Open Discussion Forum Question 2
2. We have five ethylene cracking furnaces in a Gas cracker plant. The furnaces have "W" configuration coils with inlet at tube number 1 and common outlet of two adjacent coils at tube number 4. The metallurgy of the coil has been upgraded with passage of time. At present, we are using HP40 micro alloy in four furnaces and a combination of HP40 (for cold passes) and 35Cr45Ni (for hot passes) in one furnace. Though we have successfully solved various furnace problems, coil bowing is a chronic problem, which we are struggling to deal with. To solve coil bowing, we have been regularly adjusting the variable spring hangers used to support the coil. However, significant improvement has not been observed. In addition to spring adjustment, we have been monitoring the elongation of tubes during cracking. Recently, we have decided to replace variable spring hangers with constant spring hangers. Ethylene Producer - 7 July 2003
Comment from Texas Ethylene Producer - 28 July 2003
You are on the right track. Counter weights would be even better than constant tension springs since you can adjust the load to match the weight of the coils. With constant tension springs you are depending on a calculated weight of the coils. With counterweights you adjust the weight on the counterweights so the coil just floats before the final weld is made.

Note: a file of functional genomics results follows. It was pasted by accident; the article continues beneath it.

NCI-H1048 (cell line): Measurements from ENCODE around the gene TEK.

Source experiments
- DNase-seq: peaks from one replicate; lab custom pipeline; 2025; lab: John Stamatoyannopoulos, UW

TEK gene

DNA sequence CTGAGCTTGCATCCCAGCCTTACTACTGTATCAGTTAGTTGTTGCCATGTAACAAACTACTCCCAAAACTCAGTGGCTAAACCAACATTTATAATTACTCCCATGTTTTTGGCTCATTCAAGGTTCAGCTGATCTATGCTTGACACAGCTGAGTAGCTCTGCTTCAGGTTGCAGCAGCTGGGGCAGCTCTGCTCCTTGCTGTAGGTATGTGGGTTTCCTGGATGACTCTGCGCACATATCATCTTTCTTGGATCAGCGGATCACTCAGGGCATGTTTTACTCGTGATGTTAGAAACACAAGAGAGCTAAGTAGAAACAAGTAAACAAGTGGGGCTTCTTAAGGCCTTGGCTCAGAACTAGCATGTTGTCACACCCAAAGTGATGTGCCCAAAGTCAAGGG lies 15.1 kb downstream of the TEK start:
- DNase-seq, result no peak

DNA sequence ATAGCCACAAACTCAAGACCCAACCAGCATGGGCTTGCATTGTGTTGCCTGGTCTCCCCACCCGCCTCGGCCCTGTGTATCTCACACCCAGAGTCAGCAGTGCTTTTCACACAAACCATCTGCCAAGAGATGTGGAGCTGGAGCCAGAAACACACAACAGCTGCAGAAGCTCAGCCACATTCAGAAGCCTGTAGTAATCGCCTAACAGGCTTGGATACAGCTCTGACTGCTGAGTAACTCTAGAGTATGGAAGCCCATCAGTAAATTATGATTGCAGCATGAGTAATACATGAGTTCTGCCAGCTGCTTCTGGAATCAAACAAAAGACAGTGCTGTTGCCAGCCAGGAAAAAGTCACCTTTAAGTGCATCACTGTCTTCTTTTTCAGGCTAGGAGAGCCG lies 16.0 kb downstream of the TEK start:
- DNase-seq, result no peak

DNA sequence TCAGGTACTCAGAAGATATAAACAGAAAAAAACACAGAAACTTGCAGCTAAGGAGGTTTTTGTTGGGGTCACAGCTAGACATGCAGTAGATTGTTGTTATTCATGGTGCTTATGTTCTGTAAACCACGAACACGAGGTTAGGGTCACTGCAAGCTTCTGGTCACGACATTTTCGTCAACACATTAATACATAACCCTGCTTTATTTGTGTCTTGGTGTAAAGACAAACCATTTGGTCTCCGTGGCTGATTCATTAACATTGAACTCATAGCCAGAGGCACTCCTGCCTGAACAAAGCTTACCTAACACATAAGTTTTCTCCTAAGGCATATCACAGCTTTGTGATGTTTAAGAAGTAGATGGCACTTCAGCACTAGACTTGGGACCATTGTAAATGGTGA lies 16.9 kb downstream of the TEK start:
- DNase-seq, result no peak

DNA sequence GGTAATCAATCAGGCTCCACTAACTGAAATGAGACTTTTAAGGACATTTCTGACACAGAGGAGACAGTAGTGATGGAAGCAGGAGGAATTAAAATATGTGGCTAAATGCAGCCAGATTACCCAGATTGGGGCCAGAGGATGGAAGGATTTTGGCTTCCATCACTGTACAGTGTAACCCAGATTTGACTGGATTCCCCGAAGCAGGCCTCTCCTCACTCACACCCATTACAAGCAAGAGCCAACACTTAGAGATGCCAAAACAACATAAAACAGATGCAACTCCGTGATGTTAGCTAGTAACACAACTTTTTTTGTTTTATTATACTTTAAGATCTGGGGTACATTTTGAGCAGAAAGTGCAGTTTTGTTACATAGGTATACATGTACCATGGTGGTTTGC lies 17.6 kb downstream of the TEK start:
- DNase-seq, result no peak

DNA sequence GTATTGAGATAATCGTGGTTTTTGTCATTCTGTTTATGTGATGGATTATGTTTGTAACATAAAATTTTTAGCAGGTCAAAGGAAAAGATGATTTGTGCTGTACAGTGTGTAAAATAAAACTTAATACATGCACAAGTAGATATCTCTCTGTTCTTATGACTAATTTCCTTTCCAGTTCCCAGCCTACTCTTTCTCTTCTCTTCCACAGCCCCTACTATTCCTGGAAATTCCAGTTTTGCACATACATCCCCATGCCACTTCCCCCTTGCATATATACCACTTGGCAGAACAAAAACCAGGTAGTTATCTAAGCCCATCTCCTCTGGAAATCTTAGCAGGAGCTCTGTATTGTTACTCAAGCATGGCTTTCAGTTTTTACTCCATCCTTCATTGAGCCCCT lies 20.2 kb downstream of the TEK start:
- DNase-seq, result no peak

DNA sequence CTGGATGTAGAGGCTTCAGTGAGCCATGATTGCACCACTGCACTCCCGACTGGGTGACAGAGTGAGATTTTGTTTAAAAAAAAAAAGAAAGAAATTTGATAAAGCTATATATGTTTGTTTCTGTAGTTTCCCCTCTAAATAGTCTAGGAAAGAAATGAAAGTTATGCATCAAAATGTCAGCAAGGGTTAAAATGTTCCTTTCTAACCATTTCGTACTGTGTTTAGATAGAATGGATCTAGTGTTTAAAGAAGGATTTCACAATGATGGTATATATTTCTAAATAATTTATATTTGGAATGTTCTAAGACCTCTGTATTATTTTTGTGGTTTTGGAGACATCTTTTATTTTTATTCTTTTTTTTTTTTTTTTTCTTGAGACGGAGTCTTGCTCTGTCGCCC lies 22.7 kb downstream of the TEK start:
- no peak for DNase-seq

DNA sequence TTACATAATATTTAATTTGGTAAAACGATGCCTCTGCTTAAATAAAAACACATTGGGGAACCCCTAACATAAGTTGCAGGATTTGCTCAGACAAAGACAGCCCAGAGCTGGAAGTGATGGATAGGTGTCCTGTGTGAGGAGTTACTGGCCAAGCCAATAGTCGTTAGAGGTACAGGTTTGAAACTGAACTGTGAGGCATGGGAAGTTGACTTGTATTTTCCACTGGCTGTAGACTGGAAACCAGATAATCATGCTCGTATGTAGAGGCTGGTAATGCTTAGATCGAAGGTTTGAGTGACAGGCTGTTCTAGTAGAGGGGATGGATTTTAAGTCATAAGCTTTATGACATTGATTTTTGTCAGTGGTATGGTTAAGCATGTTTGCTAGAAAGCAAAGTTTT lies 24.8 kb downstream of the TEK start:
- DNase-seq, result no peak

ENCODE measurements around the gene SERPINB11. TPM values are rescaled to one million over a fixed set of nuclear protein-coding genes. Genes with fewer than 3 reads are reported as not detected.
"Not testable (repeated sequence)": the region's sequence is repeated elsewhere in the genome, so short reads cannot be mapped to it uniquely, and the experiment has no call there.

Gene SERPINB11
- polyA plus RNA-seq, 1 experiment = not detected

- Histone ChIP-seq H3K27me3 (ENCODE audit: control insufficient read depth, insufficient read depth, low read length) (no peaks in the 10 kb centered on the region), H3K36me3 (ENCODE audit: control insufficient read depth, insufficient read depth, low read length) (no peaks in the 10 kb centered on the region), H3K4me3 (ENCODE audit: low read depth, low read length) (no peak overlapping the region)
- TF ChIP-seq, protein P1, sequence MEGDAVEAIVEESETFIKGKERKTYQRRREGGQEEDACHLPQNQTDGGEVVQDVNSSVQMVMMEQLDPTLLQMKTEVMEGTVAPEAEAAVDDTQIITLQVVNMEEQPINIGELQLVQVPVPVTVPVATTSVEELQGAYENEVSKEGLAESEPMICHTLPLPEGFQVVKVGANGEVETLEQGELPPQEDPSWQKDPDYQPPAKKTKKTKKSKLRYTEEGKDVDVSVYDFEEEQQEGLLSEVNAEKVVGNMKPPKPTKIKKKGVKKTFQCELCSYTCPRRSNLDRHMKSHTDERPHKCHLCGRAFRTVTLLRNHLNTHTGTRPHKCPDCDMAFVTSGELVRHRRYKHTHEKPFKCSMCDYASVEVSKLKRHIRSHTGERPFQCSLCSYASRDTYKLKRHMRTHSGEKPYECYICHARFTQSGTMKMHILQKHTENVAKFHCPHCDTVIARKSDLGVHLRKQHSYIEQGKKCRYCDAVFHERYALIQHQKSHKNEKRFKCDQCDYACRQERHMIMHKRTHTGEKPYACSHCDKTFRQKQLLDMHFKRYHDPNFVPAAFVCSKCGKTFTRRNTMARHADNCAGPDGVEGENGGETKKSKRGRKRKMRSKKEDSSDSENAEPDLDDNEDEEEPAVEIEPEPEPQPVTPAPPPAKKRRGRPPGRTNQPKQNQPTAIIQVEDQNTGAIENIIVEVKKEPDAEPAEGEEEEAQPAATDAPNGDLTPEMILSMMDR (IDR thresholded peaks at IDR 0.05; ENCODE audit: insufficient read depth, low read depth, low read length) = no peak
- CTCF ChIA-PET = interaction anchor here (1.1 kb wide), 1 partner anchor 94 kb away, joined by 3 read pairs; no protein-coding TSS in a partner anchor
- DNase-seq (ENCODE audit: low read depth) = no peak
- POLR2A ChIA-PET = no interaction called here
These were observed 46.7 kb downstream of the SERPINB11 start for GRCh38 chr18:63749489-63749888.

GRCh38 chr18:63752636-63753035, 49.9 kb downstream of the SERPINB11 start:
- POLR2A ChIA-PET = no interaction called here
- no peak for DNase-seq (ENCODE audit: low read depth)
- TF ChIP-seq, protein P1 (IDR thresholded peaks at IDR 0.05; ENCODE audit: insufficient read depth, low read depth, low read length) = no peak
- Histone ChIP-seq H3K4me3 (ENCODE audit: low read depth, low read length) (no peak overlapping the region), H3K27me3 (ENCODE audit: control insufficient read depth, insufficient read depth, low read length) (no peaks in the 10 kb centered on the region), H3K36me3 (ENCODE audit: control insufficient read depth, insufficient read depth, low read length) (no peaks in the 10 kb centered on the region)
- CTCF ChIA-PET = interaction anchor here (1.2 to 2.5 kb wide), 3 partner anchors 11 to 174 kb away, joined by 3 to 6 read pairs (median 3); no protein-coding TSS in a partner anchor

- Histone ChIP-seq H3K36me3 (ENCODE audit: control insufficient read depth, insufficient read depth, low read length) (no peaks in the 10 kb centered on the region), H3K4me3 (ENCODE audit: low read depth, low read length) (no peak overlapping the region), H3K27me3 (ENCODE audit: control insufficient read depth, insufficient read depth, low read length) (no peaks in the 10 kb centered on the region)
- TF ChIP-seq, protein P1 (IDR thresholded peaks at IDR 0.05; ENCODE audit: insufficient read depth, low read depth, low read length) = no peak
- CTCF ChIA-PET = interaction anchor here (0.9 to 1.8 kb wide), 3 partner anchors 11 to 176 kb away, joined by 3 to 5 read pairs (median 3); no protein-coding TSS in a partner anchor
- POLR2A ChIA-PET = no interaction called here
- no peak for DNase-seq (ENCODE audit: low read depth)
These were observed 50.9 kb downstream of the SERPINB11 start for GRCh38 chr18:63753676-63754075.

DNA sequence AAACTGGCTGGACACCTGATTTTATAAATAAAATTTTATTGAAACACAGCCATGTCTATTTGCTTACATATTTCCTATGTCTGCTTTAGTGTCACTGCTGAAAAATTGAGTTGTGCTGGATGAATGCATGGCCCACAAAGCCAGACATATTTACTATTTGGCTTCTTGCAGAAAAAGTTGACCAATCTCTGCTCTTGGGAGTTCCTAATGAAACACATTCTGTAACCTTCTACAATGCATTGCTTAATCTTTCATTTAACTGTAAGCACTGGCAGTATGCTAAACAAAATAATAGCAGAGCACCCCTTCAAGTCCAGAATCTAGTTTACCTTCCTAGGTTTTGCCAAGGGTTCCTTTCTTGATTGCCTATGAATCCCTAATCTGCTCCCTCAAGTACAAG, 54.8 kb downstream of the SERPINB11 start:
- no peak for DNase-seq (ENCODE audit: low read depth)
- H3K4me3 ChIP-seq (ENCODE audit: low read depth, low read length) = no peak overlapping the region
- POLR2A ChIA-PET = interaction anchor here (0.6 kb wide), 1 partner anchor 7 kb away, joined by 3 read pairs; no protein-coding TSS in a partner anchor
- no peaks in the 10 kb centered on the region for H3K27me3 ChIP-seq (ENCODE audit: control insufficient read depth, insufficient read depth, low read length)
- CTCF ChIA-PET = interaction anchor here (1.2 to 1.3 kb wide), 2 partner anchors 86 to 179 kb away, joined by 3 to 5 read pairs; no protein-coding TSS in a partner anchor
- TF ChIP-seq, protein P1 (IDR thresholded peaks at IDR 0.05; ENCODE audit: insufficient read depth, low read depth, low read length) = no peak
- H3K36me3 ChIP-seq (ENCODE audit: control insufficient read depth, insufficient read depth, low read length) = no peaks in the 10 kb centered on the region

Comment for Louisiana Ethylene Producer - 30 July 2003
Elongation of radiant tubes is a common problem in thermal cracking furnaces.
The furnace designers normally do an excellent job of computing the possible radiant coil elongation and based on rigorous stress computations come up with the best possible balancing methods. However elongation results due to many factors.
Different materials have different coefficients of expansion. It is a good balancing act when tube and return bend-material changes are incorporated based on the calculated tube skin temperature profiles on the anticipated maximum operating conditions. The coefficients of expansions of 35Cr:45Ni:Nb < 35Cr:45Ni < 25Cr:35Ni . Thus small additions of rare metals and differences in metallurgical compositions between different production lots may at times give raise to bowing problems. It is up to the end user to examine the compositions carefully before the purchase of materials.
Further similar layout and tube metallurgy furnaces may differ in their elongation rate because furnace heat flux conditions from to another may vary widely. Firebox oxygen conditions are often the big contributor for differential expansions.
Thus furnace area maintenance is vital. Tube skin and wall temperature measurements have to be scheduled and preferably reviewed by operations regularly. Any burner/tip problems need to be attended immediately as this is one of the major contributors for bowing problems.
The radiant coil elongation of about 3 ~ 5 inches per year is not uncommon and have to be adjusted periodically. Specialized maintenance procedure can be developed to minimize bowing and furnace tube life can be enhanced.